I dig the knife in deeper, telling myself it is necessary, and I get it half way under the splinter before I hear Sara suck in her breath, the stifled whimper that reminds me of things I’m afraid to remember, and she pulls away. It will come out by itself, she says, sucking up the single drop of blood slipping from her tiny wound. It’s the kind that just digs in deeper, I say. We look at each other and I try not to think that this conversation is about anything other than a splinter.
Said comes back to the table, wiping his sleeve across his mouth, a gesture completely out of keeping with the usual manners he keeps, his eyes red and sunken like he hasn’t slept for days. The waitress brings coffee as if we ordered it, and we all just point at what we want, too tired to speak. Said drinks his coffee down in a single gulp then puts his head down on the table. Sara gives me her hand again, and I jam the knife in quickly, scrape out the splinter, then kiss her stiffly on the forehead. The pancakes taste like Styrofoam, but we push them down our throats anyway, then walk Said to the bus stop where the empty bus waits, the driver off somewhere smoking or pissing or just waiting for the schedule to send him on to the next town. Said hugs each of us, stands back and looks from one to the other as if measuring something. We stand by his window, as if we are family. He doesn’t wave, which seems strange, but I decide it is cultural, and then the bus pulls away, and Said turns to look back, like a lover does in a movie, and Sara slips her hand into mine. I squeeze it, thinking that we owe him at least this.
A famous writer money forced to sit with me said a story could operate by coming together, the text ending simply because a family all sat down together to stitch a father’s severed ring finger back onto his palm. Narrative is not always an arc, she said, but also sometimes a circle closing. This was my first lesson in spatial form. Reading a rather longwinded and ingenious dissection by Roland Barthes, I wondered if a story might not also work in terms of opening and closing, narrative as breath. I believe the term Barthes delicately uses is “vomit.” So I placed a door at the center, and closed the door, and made this mark the transition from leaving, opening, exiting, vomiting, darkening, yelling, and laughing to sweeping, smelling, digging, silencing, eating, and finally pulling away. I found, of course, surplus in this equation, the silence of closure necessary to let the pariah speak, the best stories about the one that got away. And here I’m talking about Said. It was a Friday night and I was not feeling well and it was all wind and sideways hail as it tends to be here and I had been asked to teach a Latin dance class to the Business Department at the university for their yearly party. I was to be the exotic entertainment. I live in a country far from home where I do not look like other people and the culture only makes me uncomfortable when I’m awake or dreaming that I am. Even back home, I am a man who teaches dance. So we could call my position that of the pariah—a critical lens quite useful for the writer, but not so useful for someone in business. Said was not only studying business, he was a gay man from a country where such a thing “does not exist,” and in a time in history where the Western world, including the country where we are both immigrants, is radicalizing against people who have his ethnic appearance. What is not in this story, but what inspired it, was watching him sing a karaoke song in front of everyone, in the most off-key and unprofessional way you can imagine, his gawky limbs jouncing about to some internal rhythm only he seemed to know, and Said simply delighting in it, as if he were the center of everything, despite how much further from historical, cultural, social, and ethnic comfort his subjectivity seems positioned when compared to mine. But in the end, we tell our own stories, so I sent Said home, to my country, to watch two young people who loved each other end their relationship, and in that moment of closing the door, I asked Said to hold it open, just for a moment, so those two could stand there in the muggy damp of a silenced southern rain and feel the tiny sliver of hope I felt right before we both let go.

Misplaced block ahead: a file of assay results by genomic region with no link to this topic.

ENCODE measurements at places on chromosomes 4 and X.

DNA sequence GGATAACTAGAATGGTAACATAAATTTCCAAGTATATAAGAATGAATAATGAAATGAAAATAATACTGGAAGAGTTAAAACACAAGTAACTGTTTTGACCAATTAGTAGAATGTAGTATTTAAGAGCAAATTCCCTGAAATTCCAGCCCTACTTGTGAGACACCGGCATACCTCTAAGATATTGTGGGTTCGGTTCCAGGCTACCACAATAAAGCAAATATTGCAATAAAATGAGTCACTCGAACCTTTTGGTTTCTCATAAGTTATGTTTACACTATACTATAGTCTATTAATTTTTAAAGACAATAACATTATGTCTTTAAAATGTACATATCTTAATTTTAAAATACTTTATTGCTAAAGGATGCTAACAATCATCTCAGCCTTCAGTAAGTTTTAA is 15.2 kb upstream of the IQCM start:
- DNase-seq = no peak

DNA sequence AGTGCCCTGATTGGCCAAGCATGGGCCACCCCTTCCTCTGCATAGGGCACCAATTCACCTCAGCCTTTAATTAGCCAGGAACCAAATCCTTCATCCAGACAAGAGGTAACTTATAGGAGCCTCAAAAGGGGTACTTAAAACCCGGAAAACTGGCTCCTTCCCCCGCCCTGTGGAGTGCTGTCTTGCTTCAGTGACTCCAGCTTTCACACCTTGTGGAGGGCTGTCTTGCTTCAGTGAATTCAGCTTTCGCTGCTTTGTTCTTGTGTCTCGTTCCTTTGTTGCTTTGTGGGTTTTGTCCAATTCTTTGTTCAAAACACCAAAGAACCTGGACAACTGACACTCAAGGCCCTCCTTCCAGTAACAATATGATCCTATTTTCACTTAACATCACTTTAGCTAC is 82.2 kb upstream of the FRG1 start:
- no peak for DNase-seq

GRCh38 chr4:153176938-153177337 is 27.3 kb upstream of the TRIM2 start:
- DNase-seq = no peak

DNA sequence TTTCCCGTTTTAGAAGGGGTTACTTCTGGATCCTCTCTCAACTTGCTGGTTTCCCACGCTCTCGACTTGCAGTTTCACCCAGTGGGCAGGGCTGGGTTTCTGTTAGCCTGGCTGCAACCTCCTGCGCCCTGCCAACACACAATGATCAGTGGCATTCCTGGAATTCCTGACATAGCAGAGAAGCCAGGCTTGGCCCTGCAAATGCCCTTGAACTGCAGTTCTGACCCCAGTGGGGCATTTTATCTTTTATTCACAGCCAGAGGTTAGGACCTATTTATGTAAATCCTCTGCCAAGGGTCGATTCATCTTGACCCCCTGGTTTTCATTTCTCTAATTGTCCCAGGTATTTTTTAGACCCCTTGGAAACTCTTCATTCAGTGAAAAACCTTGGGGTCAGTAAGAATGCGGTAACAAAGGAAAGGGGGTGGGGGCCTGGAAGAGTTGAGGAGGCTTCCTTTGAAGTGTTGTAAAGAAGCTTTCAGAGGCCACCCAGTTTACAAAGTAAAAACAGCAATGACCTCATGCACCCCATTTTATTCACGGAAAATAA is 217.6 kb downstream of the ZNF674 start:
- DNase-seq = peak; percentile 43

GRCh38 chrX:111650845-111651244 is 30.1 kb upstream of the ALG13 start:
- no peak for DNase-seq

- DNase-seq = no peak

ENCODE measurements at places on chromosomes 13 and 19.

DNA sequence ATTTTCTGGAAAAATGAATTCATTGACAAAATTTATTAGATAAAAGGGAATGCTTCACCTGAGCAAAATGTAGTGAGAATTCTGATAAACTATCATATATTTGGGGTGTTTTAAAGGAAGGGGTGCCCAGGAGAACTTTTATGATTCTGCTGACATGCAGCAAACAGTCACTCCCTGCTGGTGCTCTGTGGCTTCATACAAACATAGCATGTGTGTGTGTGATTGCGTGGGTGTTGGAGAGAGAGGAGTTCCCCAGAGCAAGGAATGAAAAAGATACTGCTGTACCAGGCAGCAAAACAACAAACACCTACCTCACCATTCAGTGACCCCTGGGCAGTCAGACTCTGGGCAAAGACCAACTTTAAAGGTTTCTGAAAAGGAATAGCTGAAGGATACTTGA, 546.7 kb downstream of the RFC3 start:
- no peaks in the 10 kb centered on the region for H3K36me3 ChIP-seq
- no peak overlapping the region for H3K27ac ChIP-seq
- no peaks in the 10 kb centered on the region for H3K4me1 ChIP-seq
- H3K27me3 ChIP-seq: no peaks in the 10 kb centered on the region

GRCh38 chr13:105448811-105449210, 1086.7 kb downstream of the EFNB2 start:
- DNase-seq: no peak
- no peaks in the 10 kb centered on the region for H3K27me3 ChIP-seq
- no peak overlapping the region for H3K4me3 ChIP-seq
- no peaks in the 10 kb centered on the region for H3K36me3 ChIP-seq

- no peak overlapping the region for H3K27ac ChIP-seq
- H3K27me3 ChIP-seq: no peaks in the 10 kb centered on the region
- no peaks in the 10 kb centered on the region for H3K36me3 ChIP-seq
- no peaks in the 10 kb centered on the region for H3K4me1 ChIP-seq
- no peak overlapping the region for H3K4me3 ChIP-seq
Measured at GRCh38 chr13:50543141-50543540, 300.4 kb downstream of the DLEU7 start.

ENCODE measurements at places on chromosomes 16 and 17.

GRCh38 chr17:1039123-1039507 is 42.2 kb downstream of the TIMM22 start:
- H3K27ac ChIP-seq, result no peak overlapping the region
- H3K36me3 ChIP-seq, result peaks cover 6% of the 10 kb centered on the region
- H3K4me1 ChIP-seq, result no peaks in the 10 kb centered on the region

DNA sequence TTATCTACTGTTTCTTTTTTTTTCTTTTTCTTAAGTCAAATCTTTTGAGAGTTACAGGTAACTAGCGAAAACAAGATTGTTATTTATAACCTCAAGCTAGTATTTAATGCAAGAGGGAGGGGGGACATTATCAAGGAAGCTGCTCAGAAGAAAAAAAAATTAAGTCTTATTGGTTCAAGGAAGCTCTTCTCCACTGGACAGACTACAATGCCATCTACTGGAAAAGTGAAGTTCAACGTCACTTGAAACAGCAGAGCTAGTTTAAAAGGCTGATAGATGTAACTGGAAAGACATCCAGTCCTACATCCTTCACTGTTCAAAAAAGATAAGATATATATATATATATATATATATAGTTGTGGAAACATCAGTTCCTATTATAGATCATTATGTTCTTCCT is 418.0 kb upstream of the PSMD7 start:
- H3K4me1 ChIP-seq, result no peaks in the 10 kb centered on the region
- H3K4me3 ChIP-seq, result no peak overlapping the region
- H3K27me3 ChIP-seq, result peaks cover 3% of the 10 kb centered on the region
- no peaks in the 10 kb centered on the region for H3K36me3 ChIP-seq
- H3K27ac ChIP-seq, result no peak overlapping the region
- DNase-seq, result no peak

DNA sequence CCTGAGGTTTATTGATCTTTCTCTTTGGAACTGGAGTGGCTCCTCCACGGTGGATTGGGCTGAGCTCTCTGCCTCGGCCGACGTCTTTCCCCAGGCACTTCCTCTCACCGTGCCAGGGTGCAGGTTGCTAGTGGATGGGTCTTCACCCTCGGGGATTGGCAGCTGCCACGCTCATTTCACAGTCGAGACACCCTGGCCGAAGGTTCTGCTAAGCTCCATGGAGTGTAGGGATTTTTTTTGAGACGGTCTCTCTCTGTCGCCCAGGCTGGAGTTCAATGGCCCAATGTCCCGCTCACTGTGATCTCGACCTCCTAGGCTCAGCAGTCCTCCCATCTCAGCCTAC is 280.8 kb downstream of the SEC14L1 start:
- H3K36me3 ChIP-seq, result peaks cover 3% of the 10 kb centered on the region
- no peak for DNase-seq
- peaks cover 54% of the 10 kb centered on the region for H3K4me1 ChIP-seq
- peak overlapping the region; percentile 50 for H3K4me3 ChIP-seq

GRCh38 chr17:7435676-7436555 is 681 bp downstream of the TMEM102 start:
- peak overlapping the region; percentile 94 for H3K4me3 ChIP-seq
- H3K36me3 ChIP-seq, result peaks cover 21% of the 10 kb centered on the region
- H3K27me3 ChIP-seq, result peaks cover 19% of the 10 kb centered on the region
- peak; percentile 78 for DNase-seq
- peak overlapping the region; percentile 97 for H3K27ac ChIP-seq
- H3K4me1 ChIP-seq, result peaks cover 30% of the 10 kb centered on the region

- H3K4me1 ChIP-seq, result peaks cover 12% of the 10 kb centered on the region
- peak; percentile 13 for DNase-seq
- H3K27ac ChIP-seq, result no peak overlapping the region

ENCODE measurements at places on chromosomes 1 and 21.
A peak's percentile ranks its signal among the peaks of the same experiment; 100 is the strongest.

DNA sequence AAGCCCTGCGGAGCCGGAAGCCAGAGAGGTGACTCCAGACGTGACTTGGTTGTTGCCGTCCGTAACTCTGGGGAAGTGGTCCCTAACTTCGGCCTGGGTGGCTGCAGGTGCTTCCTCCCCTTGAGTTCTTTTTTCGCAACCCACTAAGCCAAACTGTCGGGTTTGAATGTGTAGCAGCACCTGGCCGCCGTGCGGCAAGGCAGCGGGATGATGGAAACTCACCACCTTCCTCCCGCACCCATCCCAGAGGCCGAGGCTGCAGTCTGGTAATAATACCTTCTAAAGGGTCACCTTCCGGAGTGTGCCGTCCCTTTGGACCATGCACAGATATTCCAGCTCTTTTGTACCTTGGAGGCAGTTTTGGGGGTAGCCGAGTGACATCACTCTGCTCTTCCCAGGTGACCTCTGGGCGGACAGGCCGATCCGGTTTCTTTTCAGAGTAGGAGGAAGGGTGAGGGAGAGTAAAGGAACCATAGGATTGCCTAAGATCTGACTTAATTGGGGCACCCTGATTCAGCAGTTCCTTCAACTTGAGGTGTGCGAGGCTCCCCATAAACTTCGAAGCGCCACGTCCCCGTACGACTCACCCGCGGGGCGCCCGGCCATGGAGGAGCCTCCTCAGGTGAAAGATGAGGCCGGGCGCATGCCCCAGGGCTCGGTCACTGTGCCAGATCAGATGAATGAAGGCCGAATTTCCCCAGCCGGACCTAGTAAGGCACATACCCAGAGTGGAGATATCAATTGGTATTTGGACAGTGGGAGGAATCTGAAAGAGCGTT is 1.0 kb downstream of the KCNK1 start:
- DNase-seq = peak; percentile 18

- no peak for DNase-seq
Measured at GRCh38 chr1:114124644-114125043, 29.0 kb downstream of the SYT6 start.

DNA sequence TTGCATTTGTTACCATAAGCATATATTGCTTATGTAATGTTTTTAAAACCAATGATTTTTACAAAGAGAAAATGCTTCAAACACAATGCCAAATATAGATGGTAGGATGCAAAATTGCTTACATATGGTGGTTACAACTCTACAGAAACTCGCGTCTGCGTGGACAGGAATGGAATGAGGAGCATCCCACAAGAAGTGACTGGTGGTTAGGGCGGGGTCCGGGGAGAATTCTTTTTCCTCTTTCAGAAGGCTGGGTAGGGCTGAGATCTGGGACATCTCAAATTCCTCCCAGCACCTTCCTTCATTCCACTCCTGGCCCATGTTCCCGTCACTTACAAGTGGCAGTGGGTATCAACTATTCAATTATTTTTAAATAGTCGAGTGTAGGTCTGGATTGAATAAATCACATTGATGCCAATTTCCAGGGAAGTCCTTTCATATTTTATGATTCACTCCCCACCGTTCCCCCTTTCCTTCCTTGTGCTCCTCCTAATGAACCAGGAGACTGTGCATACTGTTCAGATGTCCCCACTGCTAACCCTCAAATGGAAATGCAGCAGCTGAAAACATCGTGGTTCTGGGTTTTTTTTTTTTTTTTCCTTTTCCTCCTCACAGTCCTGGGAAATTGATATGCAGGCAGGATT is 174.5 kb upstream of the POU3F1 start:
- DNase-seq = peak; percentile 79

-Allen C. Jones